Brothers Reveal Years of Abuse
Victims Hope Others Come Forward
TheWMURChannel.com [Rochester NH]
March 22, 2004
ROCHESTER, N.H. -- For more than 25 years, Randy Metivier never told his parents and older brother that he was being molested by their parish priest.
What he didn't know was that his older brother, Ryan, was also a victim of the Rev. Joseph Maguire. Now, after Maguire pleaded guilty to sexual assault and was found guilty of additional charges, the brothers are telling their story, in the hope that other victims come forward.
Maguire, former pastor of St. Joseph's Church in Dover, N.H., pleaded guilty to eight counts of sexual assault Feb. 26. He was also found guilty of 28 additional charges involving three victims.
"It was tough," Randy Metivier said. "You dealt with it every day. You felt embarrassed about it, ashamed, guilty."
Randy Metivier didn't know that his brother was also racked with shame and guilt. They never told anyone that Maguire, their family priest, was molesting them. The story didn't come out until two years ago, when the family was contacted by the Attorney General's Office, which was looking into allegations against Maguire.
"I was about 9, and it ended when I was about 14," Randy Metivier said.
"When you are 9, 10, 12 years old, you are easily manipulated. You keep secrets better," Ryan Metivier said.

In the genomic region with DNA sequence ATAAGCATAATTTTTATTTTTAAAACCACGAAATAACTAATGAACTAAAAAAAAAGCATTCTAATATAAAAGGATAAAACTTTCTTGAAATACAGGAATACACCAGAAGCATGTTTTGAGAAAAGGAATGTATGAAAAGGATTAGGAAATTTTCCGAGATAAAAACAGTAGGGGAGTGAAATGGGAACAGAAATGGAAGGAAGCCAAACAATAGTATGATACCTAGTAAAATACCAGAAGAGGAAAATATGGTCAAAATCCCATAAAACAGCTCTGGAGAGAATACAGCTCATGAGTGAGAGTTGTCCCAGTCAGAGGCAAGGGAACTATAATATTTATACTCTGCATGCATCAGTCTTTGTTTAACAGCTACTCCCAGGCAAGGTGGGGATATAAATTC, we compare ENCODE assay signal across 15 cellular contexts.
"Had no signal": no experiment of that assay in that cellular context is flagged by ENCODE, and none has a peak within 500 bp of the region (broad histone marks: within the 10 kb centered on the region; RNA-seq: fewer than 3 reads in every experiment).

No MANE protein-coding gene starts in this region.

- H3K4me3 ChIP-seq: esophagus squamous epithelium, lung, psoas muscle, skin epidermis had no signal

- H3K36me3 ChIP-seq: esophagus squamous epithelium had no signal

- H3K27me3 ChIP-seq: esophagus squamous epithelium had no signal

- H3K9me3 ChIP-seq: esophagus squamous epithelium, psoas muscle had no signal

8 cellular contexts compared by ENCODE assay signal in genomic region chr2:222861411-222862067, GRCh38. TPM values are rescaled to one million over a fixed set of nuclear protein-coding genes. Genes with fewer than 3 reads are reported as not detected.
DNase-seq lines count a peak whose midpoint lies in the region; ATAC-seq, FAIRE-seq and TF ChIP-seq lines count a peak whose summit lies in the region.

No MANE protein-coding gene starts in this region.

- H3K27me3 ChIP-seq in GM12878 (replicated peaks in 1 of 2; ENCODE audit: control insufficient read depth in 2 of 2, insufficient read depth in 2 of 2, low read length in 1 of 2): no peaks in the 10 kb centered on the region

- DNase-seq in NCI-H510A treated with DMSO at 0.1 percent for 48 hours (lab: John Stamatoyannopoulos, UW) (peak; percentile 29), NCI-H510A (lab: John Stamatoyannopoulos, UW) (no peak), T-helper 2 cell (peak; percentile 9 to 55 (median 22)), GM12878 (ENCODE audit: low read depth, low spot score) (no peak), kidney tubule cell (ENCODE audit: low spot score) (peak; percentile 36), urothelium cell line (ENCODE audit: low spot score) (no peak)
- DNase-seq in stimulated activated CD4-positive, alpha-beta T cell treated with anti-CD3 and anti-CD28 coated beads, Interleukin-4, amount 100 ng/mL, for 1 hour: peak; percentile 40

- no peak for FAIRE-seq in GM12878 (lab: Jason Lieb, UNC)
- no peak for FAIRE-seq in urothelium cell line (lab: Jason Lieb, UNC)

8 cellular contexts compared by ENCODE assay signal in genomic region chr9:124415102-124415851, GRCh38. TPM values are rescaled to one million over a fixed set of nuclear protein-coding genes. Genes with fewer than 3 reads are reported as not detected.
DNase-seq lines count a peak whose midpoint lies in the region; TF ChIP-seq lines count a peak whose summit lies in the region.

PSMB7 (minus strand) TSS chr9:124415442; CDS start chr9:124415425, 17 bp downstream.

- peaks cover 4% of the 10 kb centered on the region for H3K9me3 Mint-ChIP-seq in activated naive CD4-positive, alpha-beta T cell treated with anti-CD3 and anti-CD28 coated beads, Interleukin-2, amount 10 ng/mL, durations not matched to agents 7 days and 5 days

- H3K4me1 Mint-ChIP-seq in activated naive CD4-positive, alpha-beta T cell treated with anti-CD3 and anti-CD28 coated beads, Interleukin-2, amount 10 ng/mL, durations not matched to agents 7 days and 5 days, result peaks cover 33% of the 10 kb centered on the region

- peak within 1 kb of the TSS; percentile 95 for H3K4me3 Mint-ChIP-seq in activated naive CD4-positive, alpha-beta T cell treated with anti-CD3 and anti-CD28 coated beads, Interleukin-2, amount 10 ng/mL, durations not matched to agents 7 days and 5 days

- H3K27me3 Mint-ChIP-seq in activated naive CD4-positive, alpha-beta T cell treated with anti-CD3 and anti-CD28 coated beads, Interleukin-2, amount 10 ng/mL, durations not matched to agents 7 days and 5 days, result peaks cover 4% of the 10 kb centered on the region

The brothers said the abuse lasted for years.
"When I was 14, I told him, 'Forget it,'" Randy Metivier said. "I fought over, am I straight or not? When I finally realized I was straight, I told him, 'Don't touch me again.'"
"You dealt with it every day. You felt embarrassed about it, ashamed, guilty."
- Randy Metivier
The brothers said Maguire would give them gifts and take them out to dinner, but he would also take them to a motel in downtown Dover, just down the street from the church.
"The whole time, I'd think, let's not go anyplace where we can be alone," Randy Metivier said. "You lived in fear the whole time you were with him."
Emotionally scarred, both men are now parents themselves. Through counseling and being honest with their own parents, they said they believe their lives are on the right track.
"There's the fear of embarrassment," Ryan Metivier said. "So that is why we decided to do this, so other people out there abused by anybody can speak out. You will always be in the dark until you bring it into the light."
Authorities said they believe Maguire had dozens of other victims. The Metivier brothers said they
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